It was an unlikely scenario, a handful of white Nashville cats hanging around in a riverfront warehouse waiting to jam with a bunch of black pickers from churches in Detroit, New York, and New Jersey. But in much the same way as black and white musicians worked together at Stax and Muscle Shoals during the ’60s and ’70s, this casual summit afforded these men an opportunity to experience a unique musical communion. It also gave them a chance to get their rocks off: The funky vamps and snarling, dirty-toned runs they swapped on this afternoon smacked less of a Sunday-morning prayer meeting than a juke joint Saturday night. Randolph in particular was feeling his oats. Heavily influenced by Jimi Hendrix and Stevie Ray Vaughan, the young lion summoned unearthly, rapid-fire leads from his instrument, and not just with his feet and fingers, but with his chin and tongue as well.

The keening whine of the steel guitar doubtless will always be linked to twangy records made in Nashville, but lately there’s been growing interest in sacred steel playing, an intuitive, deeply emotive style that bears little resemblance to the way country musicians approach the instrument. “Most country players learn by copying another person’s lick and incorporating it into their playing,” Tyack observes. “The sacred steel guys don’t copy licks note for note. Theirs is definitely ‘feel’ music; it’s all about emotion.”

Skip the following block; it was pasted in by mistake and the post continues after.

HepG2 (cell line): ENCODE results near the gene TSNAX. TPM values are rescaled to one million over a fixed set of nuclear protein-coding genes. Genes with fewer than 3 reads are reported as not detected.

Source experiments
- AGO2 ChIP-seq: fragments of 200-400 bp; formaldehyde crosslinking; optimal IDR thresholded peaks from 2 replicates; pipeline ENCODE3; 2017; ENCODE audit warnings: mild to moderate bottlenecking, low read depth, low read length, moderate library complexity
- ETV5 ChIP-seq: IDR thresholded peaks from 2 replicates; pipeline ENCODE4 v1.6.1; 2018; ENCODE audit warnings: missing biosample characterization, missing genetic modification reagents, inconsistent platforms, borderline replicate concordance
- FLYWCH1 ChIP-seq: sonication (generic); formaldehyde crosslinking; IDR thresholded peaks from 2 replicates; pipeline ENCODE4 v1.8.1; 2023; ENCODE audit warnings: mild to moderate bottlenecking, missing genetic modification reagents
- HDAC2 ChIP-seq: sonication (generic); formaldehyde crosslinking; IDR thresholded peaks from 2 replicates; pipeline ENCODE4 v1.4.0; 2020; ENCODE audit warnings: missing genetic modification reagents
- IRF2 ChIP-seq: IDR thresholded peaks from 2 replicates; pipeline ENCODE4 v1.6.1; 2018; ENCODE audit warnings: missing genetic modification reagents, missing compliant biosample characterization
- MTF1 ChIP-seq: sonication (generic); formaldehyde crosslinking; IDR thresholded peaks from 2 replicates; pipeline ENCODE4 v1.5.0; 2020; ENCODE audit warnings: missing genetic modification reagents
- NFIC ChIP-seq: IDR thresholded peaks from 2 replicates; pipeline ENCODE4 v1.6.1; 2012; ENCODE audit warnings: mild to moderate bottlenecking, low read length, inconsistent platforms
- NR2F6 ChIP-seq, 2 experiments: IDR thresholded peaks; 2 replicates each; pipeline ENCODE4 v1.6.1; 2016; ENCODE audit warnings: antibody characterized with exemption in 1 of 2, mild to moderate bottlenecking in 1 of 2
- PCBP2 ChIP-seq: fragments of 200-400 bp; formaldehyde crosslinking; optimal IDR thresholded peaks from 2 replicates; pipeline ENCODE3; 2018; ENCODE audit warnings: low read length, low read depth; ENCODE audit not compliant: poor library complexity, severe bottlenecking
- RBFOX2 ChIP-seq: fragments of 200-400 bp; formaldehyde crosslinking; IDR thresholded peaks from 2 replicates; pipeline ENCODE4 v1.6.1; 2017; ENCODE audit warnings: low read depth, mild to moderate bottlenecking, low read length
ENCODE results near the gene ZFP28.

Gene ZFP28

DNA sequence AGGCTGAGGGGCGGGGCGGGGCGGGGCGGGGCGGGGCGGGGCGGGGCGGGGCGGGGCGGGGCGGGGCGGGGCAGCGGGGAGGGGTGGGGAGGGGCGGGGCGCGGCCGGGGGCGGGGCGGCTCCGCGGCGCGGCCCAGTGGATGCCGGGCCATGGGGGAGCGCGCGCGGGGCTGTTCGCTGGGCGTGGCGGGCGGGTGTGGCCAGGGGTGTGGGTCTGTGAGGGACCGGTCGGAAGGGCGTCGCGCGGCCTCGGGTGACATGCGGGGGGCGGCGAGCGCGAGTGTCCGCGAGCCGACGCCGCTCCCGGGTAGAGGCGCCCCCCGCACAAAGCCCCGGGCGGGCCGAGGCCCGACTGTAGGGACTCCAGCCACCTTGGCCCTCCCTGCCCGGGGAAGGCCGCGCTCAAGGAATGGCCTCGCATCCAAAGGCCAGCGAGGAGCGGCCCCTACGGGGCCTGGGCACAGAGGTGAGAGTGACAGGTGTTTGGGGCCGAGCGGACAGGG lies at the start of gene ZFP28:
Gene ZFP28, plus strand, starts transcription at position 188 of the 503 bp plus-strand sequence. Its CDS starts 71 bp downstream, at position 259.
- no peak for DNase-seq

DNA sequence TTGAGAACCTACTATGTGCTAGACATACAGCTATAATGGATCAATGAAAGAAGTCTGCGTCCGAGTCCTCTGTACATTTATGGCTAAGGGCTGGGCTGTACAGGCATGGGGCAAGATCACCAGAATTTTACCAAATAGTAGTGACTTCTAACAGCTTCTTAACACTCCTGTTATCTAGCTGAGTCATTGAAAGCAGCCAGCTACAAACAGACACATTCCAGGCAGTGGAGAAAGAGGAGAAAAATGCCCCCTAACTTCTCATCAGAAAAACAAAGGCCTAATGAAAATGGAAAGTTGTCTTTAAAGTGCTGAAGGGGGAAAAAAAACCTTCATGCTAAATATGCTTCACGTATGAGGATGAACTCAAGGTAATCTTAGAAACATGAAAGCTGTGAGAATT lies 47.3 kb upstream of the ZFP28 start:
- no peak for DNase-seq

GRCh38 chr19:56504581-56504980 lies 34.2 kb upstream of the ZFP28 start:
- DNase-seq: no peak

“We don’t go by written music; it’s all improvisation,” explains Lonnie “Big Ben” Bennett, a steel guitarist with the House of God who grew up in Connecticut, where he honed his chops working behind chicken wire in country dives. “The most important thing about playing in church is not to think, and not thinking means playing by feel, playing from the heart.”

There’s more than just the way that sacred steel guitarists play that sets them apart from country pickers: Why they make music is different as well. First and foremost, Bennett and his peers play to glorify God and to incite the praises of God’s people. It is their job to “move the service,” to discern the Holy Spirit’s presence in worship and reflect it back to the congregation.